I grew up near Washington D.C. and became a fan of the city’s famous football squad. As a result, I never imagined that one day I’d be quoting the coach of their nemesis on the ball field, the Dallas Cowboys. But since this is from Tom Landry, I’ll make an exception.
Landry was a World War II veteran. As an Army Air Corps pilot, he completed 30 B-17 combat missions over Europe, and even survived a crash landing. After the war he played college football, then played professionally for the New York Giants. After six years he transitioned to assistant coach, where he worked alongside another future famous coach: Vince Lombardi.
When the Cowboys became an expansion team in 1960, owner Clint Murchison recruited Landry as head coach, a position he held for the next 29 seasons. After a rocky start, under his leadership the team enjoyed 20 consecutive winning seasons, and earned 13 divisional titles, five conference titles, and two Super Bowl Championships.
On the side lines during games, Landry was always impeccably dressed in a coat and tie and wearing his trademark fedora. He was also the picture of self-control. With arms folded and a stoic expression on his face, looking at him, you would never know if the Cowboys had just scored a touchdown, or lost a fumble.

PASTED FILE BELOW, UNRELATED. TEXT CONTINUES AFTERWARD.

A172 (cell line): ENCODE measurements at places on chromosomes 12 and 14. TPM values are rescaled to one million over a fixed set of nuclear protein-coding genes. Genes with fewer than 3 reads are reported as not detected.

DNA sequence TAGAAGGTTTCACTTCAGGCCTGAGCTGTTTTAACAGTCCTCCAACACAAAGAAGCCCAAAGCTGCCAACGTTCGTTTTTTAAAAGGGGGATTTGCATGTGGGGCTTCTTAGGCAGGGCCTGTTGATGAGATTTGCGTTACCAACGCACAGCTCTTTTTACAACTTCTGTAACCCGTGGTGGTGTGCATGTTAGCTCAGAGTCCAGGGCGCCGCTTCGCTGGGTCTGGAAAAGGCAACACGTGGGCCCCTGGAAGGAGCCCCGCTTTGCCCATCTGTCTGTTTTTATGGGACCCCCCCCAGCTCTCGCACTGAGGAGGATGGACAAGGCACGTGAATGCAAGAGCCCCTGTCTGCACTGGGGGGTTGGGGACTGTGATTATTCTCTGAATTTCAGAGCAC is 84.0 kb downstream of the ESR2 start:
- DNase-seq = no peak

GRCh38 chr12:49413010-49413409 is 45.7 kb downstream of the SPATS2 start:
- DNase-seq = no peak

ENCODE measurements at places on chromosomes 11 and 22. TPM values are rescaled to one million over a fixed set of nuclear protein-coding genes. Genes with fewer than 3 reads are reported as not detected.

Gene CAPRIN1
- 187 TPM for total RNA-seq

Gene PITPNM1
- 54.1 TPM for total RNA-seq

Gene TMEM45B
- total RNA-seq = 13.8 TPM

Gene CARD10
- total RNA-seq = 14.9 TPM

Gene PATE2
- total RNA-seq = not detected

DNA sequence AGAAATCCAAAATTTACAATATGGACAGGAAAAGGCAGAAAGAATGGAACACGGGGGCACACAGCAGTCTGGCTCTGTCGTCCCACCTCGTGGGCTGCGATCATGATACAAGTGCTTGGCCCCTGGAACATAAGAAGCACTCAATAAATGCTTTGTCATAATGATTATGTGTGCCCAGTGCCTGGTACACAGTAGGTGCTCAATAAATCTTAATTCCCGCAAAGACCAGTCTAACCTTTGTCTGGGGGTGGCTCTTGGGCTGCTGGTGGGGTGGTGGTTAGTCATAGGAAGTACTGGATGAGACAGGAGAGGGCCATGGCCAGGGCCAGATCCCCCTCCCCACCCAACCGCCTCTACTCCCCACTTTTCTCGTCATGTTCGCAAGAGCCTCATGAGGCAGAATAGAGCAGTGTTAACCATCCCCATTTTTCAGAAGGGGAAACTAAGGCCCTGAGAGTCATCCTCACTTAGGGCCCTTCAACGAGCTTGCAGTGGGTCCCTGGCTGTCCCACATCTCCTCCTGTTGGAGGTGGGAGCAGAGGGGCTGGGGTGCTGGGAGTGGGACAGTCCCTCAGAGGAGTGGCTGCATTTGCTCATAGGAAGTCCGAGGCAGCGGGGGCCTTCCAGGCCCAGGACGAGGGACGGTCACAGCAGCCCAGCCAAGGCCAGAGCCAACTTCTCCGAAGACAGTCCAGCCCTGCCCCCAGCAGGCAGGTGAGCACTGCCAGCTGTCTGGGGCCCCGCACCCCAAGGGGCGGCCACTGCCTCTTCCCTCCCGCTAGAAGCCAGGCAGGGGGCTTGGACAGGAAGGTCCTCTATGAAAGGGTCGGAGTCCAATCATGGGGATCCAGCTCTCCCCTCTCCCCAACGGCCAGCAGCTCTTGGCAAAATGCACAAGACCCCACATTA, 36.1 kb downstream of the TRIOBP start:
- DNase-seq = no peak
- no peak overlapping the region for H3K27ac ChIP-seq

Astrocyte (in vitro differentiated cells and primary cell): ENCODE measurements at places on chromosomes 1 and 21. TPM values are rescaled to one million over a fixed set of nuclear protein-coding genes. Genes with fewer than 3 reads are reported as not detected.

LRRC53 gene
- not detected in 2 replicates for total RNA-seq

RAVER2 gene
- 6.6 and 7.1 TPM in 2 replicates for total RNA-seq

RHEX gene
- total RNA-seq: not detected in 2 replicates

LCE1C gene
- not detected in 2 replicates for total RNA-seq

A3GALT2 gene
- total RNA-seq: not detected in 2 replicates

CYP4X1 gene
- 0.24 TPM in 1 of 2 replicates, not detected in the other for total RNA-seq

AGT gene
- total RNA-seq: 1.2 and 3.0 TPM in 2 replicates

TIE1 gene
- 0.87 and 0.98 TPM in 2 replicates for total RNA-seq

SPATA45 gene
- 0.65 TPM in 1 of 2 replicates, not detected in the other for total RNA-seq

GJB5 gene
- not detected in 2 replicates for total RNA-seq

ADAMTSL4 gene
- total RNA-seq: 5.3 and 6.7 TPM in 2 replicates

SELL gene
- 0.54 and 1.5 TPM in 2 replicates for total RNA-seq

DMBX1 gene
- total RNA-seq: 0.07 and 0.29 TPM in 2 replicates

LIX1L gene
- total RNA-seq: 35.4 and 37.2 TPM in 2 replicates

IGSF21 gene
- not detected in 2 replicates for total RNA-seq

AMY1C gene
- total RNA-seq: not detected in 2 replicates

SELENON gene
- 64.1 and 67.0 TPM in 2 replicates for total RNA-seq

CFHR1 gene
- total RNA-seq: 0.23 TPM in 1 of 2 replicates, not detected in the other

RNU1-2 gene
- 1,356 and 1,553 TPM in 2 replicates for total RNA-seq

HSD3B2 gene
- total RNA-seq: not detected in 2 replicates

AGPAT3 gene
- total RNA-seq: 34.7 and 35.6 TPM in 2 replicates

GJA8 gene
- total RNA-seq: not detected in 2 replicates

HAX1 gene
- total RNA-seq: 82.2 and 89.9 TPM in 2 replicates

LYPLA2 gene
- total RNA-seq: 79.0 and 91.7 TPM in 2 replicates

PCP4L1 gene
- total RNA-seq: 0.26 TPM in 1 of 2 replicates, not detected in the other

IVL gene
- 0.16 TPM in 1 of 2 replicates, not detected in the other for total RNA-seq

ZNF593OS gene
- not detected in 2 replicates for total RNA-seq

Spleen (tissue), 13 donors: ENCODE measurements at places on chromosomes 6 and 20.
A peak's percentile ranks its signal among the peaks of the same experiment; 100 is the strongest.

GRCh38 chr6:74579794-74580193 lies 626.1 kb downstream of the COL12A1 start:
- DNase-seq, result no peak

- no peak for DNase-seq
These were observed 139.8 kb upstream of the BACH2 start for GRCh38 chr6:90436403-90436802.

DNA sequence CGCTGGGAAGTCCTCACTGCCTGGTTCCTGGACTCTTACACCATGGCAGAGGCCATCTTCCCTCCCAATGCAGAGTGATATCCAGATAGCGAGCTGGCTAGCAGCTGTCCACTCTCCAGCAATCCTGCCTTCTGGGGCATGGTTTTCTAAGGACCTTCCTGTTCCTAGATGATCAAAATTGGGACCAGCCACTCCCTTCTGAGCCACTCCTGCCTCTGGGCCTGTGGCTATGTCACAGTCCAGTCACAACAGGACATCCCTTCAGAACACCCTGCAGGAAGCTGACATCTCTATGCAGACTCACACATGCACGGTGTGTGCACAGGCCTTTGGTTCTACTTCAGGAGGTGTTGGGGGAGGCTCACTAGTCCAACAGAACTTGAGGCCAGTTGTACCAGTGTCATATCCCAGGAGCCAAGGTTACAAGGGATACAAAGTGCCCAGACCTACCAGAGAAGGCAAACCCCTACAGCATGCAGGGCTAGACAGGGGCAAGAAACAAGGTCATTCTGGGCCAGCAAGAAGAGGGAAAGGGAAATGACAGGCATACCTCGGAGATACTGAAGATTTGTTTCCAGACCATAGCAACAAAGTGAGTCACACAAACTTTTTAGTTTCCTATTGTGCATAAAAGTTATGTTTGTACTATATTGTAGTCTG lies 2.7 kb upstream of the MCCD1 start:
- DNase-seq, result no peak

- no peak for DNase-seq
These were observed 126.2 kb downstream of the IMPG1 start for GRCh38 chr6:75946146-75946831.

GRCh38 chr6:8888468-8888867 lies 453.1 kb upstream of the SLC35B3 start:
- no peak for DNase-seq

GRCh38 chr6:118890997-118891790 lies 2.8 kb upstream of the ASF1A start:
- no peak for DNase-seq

Here’s what he said about the role of a leader under pressure:
When we are in a position of leadership, people look to us for cues as to how to respond to what is happening around us. Landry believed that if we allow emotion to control us, we become ineffective as thinkers and leaders.
He realized that emotions are contagious, and was careful to model the mental mindset he wanted in his players. For the same reason, he was not one for motivational speeches or pep-rallies. He said, “I don’t believe in team motivation. I believe in getting a team prepared…”
Keeping his cool under pressure, and a firm grip on his emotions helped him lead one of the most successful football franchises of the 20th century. As an added testament to his leadership: five of his former assistant coaches went on to become NFL head coaches in their own right.
Landry showed us that the better we control ourselves, the greater our opportunity to influence the outcome for our teams.
Credit: Landry statue photo By Jim Bowen – originally posted to Flickr as Tom Landry, CC BY 2.0, background removed.